Diane L Santesso and Sidney J Segalowitz (2008)
Developmental differences in error-related ERPs in middle- to late-adolescent males
Developmental Psychology, 44(1):205-217.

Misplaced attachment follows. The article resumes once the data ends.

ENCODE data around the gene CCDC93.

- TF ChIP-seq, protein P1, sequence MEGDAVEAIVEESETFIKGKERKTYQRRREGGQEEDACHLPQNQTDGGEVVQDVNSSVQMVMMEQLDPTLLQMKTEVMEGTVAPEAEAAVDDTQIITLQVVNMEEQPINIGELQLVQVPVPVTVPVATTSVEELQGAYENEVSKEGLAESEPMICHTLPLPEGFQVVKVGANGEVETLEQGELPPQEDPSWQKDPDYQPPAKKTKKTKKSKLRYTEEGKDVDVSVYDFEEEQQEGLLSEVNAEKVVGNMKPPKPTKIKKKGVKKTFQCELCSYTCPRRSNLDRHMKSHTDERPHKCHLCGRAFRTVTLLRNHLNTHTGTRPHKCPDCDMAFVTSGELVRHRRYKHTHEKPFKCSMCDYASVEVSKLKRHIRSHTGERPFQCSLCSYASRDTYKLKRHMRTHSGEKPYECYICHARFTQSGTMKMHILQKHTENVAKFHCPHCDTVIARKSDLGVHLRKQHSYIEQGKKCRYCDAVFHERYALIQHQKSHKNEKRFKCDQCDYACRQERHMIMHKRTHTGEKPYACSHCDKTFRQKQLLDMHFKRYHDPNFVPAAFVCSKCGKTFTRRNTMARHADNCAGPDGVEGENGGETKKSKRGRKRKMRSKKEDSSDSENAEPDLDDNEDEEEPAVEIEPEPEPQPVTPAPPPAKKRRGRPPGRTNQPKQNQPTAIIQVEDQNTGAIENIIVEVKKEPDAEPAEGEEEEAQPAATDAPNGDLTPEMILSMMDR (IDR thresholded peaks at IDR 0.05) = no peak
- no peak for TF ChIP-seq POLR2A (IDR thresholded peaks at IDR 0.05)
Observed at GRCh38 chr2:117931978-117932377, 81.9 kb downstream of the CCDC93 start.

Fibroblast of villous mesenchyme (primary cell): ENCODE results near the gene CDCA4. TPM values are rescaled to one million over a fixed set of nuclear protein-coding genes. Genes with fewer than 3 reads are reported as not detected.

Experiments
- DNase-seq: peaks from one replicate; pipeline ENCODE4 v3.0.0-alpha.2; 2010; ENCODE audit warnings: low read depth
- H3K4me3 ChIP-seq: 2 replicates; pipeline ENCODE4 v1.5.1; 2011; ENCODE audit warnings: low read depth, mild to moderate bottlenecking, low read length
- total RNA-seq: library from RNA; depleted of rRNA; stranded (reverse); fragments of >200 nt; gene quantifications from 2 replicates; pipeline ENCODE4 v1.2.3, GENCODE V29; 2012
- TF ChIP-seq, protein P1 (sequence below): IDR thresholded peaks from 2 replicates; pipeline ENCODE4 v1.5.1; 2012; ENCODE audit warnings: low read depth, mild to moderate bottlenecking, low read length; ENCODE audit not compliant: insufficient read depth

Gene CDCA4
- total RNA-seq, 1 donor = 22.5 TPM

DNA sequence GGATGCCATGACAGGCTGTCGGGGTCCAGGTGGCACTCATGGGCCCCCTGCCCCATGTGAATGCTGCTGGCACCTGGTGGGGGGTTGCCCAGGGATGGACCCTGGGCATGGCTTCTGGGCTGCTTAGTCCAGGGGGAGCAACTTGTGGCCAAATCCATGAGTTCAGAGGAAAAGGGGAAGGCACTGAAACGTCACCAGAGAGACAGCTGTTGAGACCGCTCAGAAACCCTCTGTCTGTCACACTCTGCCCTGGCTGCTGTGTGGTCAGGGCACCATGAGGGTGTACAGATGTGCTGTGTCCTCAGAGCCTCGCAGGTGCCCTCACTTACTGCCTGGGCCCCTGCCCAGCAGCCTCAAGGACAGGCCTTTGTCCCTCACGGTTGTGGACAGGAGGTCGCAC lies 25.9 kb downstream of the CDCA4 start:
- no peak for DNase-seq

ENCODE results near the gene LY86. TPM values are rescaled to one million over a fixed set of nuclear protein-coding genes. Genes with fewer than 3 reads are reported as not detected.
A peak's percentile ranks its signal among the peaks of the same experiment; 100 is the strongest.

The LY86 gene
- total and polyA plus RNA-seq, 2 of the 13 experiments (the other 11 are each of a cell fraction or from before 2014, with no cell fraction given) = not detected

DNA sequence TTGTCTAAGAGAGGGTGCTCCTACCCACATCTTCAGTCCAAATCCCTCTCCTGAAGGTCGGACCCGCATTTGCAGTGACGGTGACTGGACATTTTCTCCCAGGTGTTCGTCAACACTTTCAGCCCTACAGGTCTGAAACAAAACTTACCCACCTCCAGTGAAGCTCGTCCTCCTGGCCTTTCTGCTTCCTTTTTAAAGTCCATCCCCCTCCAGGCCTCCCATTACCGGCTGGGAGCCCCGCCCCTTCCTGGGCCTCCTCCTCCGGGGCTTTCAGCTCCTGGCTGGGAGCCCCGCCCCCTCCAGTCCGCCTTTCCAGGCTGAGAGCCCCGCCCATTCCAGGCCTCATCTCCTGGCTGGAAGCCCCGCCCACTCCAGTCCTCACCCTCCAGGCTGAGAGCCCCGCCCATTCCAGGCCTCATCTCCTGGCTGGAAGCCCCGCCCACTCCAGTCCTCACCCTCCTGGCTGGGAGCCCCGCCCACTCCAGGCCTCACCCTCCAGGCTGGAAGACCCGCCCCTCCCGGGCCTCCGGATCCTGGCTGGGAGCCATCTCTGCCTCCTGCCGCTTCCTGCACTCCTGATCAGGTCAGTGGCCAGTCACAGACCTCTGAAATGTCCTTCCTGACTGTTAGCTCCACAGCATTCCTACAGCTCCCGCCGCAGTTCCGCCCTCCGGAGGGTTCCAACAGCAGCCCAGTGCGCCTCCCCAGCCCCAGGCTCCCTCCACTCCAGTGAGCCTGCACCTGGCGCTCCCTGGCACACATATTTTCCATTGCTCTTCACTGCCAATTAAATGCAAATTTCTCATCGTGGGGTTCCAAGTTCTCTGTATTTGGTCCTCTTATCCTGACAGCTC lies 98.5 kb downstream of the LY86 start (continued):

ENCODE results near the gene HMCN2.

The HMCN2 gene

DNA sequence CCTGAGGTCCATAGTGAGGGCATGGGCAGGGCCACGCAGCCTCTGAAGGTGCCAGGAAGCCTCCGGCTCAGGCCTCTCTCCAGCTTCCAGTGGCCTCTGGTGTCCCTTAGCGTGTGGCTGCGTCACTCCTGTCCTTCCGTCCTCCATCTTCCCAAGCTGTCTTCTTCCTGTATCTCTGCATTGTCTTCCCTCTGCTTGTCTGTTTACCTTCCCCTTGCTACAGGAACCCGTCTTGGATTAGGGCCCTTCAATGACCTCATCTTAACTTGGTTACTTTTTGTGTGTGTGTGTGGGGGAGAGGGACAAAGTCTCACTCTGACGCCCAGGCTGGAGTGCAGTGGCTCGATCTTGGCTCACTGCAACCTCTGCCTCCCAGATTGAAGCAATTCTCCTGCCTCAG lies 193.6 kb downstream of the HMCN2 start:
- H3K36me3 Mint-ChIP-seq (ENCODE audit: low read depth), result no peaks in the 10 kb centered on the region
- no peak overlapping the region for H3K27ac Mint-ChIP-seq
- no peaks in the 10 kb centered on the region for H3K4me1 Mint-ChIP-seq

Although there are some studies documenting structural brain changes during late adolescence, there are few showing functional brain changes over this period in humans. Of special interest would be functional changes in the medial frontal cortex that reflect response monitoring. In order to examine such age-related differences, the authors analyzed event-related potentials following errors in a visual flanker task and a go/no-go task in adolescent males, 15-16 and 18-20 years old. Response times and accuracy were comparable between groups on each task, but the younger group made more go/no-go errors, suggesting this task was more difficult. Error-related negativity, thought to be generated in the anterior cingulate cortex (ACC), had greater amplitude for the older adolescents on both tasks; thus the increased errors are not simply due to performance level differences. Results from this study suggest that the ACC, which supports response monitoring, is late to mature due to age-related structural or neurochemical changes.